Dem lawmakers make surprise visit to ICE detention center

Several Democratic lawmakers on Sunday paid a "surprise Father's Day visit" to an Immigration and Customs Enforcement (ICE) detention center in New Jersey, capping off a week of heightened tensions surrounding the issue of migrant family separations.

Reps. Hakeem JeffriesHakeem Sekou JeffriesConnect Beltway to America to get federal criminal justice reform done Dem lawmaker labels Trump the ‘Grand Wizard of 1600 Pennsylvania Ave’ Dem lawmaker sees 'probability’ that next Speaker will be black MORE (N.Y.), Jerrold Nadler (N.Y.), Adriano EspaillatAdriano de Jesus Espaillat CabralDem lawmaker to lead vigil in New York park following anti-immigrant rally Gillibrand: 'We should get rid of ICE' if Dems flip House and Senate NAACP statehood statement leaves Puerto Ricans perplexed MORE (N.Y.), Carolyn MaloneyCarolyn Bosher MaloneyWomen poised to take charge in Dem majority A new urgency to ratify the Equal Rights Amendment The Hill's 12:30 Report — Sponsored by Delta Air Lines — GOP spars with FBI agent at tense hearing MORE (N.Y.), Frank Pallone Jr.Frank Joseph PalloneDem: Trump ‘placing politics over our national security’ by revoking Brennan’s clearance House Dems press FCC chairman for answers on false cyberattack claim House Dems call for new FCC probe into Sinclair MORE (N.J.), Albio SiresAlbio B. SiresRepublicans top Dems at charity golf game Dem lawmakers make surprise visit to ICE detention center Chao confirms Trump pushing Ryan to withhold Gateway project funding MORE (N.J.) and Bill PascrellWilliam (Bill) James PascrellDem: Trump revoking Brennan's security clearance is 'Moscow politics' Markey: We know more about Trump's talks with Cohen than with Putin House votes to repeal ObamaCare medical device tax MORE (N.J.) arrived around 9 a.m. at the Elizabeth, N.J., center, which houses migrants who were separated from their families after illegally crossing the border.

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According to Jeffries, the lawmakers were blocked from entering the facility after meeting initial resistance from ICE staff.

Maloney tweeted that the group was allowed in more than an hour later after "banging on the door" and telling ICE staff and local police that they would not move until they were let in.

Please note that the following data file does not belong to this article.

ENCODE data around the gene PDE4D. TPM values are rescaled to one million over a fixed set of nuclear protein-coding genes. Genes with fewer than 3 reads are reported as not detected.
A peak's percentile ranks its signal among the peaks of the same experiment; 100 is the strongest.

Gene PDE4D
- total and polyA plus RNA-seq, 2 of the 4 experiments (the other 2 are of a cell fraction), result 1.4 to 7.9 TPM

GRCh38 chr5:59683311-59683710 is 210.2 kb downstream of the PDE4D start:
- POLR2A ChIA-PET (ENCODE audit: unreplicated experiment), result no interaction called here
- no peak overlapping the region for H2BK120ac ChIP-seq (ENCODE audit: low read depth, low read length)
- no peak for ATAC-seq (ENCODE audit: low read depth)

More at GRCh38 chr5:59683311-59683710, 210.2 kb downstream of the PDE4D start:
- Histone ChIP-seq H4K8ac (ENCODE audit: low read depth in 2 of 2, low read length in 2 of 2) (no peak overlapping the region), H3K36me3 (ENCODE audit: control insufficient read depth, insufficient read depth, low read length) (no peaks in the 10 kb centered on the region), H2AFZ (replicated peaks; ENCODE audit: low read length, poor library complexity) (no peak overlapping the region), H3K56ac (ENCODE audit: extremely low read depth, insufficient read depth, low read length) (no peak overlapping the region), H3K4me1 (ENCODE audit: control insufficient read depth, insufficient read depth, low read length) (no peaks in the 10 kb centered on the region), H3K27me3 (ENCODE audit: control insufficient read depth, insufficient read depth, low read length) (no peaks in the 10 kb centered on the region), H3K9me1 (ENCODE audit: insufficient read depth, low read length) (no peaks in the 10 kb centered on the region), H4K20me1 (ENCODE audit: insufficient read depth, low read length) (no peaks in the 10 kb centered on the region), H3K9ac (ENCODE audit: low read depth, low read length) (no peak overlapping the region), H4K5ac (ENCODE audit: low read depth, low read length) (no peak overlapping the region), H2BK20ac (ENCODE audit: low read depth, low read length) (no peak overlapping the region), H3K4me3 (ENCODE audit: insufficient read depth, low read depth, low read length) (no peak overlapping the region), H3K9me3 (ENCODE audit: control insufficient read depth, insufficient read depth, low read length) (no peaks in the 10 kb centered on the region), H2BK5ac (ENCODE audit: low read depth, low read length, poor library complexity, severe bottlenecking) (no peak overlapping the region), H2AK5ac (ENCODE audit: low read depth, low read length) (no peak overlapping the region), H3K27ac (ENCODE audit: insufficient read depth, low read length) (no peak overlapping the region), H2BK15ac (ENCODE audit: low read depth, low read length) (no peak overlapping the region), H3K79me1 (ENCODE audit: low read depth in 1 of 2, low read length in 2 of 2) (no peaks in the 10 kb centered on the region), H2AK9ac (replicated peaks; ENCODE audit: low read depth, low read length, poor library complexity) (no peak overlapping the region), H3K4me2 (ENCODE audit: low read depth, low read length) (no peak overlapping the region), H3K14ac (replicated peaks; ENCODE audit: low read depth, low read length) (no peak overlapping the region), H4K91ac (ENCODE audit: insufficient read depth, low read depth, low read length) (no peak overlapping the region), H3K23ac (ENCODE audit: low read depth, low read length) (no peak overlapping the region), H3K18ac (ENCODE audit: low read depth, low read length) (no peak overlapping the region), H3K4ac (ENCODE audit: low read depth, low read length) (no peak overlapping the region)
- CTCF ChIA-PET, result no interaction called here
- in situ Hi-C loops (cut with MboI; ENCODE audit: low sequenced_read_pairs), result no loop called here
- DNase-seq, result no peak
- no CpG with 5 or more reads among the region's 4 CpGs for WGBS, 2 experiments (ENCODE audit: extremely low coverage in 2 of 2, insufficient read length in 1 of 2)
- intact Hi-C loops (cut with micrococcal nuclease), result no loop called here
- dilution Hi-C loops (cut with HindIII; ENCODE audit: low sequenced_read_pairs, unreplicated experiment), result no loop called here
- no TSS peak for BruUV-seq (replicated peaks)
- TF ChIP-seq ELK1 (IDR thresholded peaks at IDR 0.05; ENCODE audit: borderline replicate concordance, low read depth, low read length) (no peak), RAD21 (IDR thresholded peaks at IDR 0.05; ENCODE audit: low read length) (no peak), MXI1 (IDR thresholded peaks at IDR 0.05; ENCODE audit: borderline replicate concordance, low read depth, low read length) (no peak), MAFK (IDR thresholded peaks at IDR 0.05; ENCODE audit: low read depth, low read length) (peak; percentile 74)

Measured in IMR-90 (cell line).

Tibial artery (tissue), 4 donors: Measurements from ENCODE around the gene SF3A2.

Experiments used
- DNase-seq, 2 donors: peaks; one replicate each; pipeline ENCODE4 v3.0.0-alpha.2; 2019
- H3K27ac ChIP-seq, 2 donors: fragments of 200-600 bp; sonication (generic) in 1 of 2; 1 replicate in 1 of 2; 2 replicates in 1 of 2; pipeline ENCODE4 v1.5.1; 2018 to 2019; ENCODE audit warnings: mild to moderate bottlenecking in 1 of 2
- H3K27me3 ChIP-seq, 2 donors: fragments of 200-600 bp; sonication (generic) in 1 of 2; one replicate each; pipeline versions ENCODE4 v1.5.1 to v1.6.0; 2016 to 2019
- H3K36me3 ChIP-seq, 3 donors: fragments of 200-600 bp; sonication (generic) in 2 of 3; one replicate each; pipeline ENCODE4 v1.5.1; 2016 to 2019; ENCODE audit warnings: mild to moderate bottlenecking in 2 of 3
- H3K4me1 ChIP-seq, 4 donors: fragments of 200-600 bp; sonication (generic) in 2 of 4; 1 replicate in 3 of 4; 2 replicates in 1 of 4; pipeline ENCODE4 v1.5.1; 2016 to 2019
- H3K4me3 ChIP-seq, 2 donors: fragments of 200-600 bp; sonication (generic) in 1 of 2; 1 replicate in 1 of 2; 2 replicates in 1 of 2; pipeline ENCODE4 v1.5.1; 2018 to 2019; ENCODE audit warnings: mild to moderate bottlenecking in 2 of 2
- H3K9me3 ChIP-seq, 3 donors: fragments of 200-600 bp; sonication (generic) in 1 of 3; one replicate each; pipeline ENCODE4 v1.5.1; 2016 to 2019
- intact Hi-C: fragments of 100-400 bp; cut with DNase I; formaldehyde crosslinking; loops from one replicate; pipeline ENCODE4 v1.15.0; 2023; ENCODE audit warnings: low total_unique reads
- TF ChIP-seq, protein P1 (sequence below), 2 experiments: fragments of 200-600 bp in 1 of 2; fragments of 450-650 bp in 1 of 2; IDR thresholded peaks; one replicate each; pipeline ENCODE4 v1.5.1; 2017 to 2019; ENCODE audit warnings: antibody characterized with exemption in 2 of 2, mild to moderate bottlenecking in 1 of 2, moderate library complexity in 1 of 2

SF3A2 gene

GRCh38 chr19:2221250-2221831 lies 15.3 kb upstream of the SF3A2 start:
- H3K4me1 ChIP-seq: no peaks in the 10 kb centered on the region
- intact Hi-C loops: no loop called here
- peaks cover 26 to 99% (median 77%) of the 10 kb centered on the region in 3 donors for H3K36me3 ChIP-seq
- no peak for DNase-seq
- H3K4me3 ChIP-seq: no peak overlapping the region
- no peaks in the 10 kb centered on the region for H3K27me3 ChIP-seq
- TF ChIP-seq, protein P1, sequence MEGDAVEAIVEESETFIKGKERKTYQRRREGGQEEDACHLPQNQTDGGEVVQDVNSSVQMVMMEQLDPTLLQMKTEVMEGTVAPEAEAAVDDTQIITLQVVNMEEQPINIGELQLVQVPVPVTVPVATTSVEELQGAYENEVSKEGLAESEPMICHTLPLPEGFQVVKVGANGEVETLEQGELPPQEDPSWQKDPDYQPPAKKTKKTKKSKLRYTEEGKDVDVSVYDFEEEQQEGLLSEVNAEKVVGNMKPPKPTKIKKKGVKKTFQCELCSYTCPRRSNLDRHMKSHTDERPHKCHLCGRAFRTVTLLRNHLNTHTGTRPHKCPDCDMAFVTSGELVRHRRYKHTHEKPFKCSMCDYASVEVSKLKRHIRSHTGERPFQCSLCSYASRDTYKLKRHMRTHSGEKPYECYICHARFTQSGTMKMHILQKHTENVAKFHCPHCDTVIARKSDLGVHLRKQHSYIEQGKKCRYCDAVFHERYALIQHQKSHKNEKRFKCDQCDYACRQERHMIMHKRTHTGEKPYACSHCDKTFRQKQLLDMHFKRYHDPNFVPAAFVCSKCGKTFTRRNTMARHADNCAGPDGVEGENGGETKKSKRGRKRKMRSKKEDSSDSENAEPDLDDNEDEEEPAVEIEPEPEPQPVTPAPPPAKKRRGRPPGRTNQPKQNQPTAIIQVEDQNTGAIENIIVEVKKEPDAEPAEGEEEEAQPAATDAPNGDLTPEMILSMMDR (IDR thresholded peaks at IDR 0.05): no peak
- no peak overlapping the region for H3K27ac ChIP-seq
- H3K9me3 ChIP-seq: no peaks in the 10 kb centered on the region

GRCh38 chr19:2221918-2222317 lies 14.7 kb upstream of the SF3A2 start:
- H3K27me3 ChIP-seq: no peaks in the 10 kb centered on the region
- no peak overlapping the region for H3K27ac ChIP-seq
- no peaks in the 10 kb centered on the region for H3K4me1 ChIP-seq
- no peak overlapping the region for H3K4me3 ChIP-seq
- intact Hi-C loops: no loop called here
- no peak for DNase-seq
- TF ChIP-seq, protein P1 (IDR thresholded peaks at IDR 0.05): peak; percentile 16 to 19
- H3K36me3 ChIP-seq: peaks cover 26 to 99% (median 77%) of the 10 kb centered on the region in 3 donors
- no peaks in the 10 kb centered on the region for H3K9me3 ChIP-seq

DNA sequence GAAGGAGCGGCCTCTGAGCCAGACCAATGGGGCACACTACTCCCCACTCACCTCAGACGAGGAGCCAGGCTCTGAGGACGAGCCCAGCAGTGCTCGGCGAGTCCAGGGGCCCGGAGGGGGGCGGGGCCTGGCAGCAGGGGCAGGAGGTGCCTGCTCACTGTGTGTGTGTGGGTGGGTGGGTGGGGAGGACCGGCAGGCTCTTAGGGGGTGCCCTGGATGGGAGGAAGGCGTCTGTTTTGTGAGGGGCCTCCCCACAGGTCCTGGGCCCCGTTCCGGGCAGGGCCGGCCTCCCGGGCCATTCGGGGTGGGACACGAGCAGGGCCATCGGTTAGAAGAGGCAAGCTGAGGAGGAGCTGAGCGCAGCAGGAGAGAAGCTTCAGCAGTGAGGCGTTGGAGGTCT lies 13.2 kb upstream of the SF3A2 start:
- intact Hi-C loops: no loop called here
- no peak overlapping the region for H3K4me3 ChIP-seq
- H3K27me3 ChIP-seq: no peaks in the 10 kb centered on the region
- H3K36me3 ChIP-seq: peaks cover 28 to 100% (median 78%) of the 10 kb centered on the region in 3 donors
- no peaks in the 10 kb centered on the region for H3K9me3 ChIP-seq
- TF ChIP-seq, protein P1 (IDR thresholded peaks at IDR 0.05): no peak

"After being made to wait over an hour. After having to deal with local PD. After banging on the door and making it clear that we WILL NOT MOVE until we're allowed in, ICE is finally granting us access to see individuals who have been separated from their families," Maloney tweeted.

“We are now inside speaking with detainees who were separated from their children when they sought asylum in the US from terrible violence and danger at home,” Nadler tweeted.

"Protests outside the ICE detention center in Elizabeth continue to swell as I and my House colleagues tour the facility. Americans are fed up with the Trump administration's cruelty," Pascrell tweeted.

 

ICE said in a statement that media tours of the facilities require advance notice.

“The Congressmen were allowed to visit several detainees. Media tours need an advanced written request to ICE," the agency said.

Sunday's visit in New Jersey comes amid a growing campaign from Democrats and some Republicans to tour detention facilities housing migrant children who have been separated from their family members.

Sen. Jeff MerkleyJeffrey (Jeff) Alan MerkleyBipartisanship alive and well, protecting critical infrastructure Overnight Defense: Senate sends 7B annual defense bill to Trump's desk | US sanctions Turkish officials over detained pastor | Korean War remains headed to Hawaii | Senators reassure allies on NATO support Dem strategist: It's 'far-left thinking' to call for Nielsen's resignation MORE (D-Ore.) is scheduled to lead a group of congressional lawmakers on a tour of a Brownsville, Texas, facility later Sunday.

Rep. Will HurdWilliam Ballard HurdJuan Williams: What does Putin have on Trump? GOP lawmaker: Trump was ‘manipulated’ by Putin Schiff: Trump is acting like someone who is compromised MORE (R-Texas) visited a similar facility in Tornillo, Texas, on Friday night.

The tours come amid congressional pushback against the Trump administration's "zero tolerance" policy of separating migrant families who cross the border illegally.

Attorney General Jeff SessionsJefferson (Jeff) Beauregard SessionsOvernight Health Care: Supreme Court nomination reignites abortion fight in states | Trump urges Sessions to sue opioid makers | FDA approves first generic version of EpiPen Connect Beltway to America to get federal criminal justice reform done Dems urge tech companies to remove 3D-gun blueprints MORE announced last month that the Justice Department would enact the policy, which aggressively prosecutes adults attempting to cross the U.S.–Mexico border illegally. At the time, Sessions acknowledged the process could lead to children being separated from their parents upon being apprehended.

Trump administration officials have repeatedly defended the policy, arguing that it acts as a deterrent against illegal immigration.

Democrats and Republicans, however, have spoken out against the practice, calling it cruel, immoral and un-American.

The Trump administration has indicated it will not unilaterally end the practice. Instead, the president and other White House officials have blamed Democrats for refusing to negotiate new immigration laws.

Updated at 12:56 p.m.